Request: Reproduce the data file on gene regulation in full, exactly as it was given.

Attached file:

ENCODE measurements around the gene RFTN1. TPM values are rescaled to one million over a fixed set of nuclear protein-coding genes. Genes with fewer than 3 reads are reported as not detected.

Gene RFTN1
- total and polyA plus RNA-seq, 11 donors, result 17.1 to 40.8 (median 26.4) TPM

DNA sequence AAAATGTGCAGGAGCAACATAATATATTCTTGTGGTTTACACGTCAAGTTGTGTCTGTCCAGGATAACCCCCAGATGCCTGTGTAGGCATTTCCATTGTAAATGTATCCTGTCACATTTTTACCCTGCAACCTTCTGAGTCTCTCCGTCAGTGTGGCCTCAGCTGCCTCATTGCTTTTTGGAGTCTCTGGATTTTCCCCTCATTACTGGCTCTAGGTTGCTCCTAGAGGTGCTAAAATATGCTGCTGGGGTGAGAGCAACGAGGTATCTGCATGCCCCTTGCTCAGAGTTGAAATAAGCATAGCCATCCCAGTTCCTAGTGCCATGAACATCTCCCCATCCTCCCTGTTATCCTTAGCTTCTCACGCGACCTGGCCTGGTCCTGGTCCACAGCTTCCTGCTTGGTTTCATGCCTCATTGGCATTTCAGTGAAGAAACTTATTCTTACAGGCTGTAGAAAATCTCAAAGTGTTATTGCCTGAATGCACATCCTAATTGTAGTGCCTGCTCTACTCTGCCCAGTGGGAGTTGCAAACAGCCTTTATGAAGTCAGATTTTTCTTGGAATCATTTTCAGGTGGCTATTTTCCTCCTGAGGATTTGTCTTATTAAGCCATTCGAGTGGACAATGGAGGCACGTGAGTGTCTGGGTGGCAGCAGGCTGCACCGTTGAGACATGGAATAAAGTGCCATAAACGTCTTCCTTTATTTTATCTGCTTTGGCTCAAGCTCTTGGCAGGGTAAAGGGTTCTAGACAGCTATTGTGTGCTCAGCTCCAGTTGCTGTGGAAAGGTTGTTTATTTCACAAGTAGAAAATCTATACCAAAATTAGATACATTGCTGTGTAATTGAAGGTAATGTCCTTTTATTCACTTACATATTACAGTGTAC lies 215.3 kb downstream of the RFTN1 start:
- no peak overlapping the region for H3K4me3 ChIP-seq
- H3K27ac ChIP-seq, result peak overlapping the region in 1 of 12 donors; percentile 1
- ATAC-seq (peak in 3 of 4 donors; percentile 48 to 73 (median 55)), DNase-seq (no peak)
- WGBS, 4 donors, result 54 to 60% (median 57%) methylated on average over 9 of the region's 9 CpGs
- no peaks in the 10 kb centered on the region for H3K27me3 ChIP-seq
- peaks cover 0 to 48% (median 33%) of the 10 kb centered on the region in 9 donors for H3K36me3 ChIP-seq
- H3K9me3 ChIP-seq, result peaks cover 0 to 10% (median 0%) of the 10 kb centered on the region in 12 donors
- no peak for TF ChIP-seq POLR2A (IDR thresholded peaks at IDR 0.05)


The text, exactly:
ENCODE measurements around the gene RFTN1. TPM values are rescaled to one million over a fixed set of nuclear protein-coding genes. Genes with fewer than 3 reads are reported as not detected.

Gene RFTN1
- total and polyA plus RNA-seq, 11 donors, result 17.1 to 40.8 (median 26.4) TPM

DNA sequence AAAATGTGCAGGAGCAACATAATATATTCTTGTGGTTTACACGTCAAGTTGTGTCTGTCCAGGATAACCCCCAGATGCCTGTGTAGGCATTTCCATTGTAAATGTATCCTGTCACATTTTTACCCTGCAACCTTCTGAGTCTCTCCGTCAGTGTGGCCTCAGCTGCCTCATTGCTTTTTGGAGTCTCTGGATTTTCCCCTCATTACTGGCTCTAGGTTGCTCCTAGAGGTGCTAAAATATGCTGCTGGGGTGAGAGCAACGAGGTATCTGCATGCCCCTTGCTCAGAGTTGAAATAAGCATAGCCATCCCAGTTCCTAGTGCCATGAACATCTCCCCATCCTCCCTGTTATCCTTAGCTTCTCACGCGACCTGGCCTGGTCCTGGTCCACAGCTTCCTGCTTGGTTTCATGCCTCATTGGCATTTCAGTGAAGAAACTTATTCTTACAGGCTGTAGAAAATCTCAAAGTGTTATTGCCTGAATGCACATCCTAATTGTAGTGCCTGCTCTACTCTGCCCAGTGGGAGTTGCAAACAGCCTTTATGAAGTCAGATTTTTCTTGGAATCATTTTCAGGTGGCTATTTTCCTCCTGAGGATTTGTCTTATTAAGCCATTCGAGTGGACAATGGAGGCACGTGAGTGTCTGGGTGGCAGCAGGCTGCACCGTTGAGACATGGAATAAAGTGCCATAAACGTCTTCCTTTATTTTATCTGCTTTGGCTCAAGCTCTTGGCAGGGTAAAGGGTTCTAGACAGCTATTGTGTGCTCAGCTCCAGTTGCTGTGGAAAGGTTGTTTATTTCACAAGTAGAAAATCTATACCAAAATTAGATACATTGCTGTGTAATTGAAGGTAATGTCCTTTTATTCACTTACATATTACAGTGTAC lies 215.3 kb downstream of the RFTN1 start:
- no peak overlapping the region for H3K4me3 ChIP-seq
- H3K27ac ChIP-seq, result peak overlapping the region in 1 of 12 donors; percentile 1
- ATAC-seq (peak in 3 of 4 donors; percentile 48 to 73 (median 55)), DNase-seq (no peak)
- WGBS, 4 donors, result 54 to 60% (median 57%) methylated on average over 9 of the region's 9 CpGs
- no peaks in the 10 kb centered on the region for H3K27me3 ChIP-seq
- peaks cover 0 to 48% (median 33%) of the 10 kb centered on the region in 9 donors for H3K36me3 ChIP-seq
- H3K9me3 ChIP-seq, result peaks cover 0 to 10% (median 0%) of the 10 kb centered on the region in 12 donors
- no peak for TF ChIP-seq POLR2A (IDR thresholded peaks at IDR 0.05)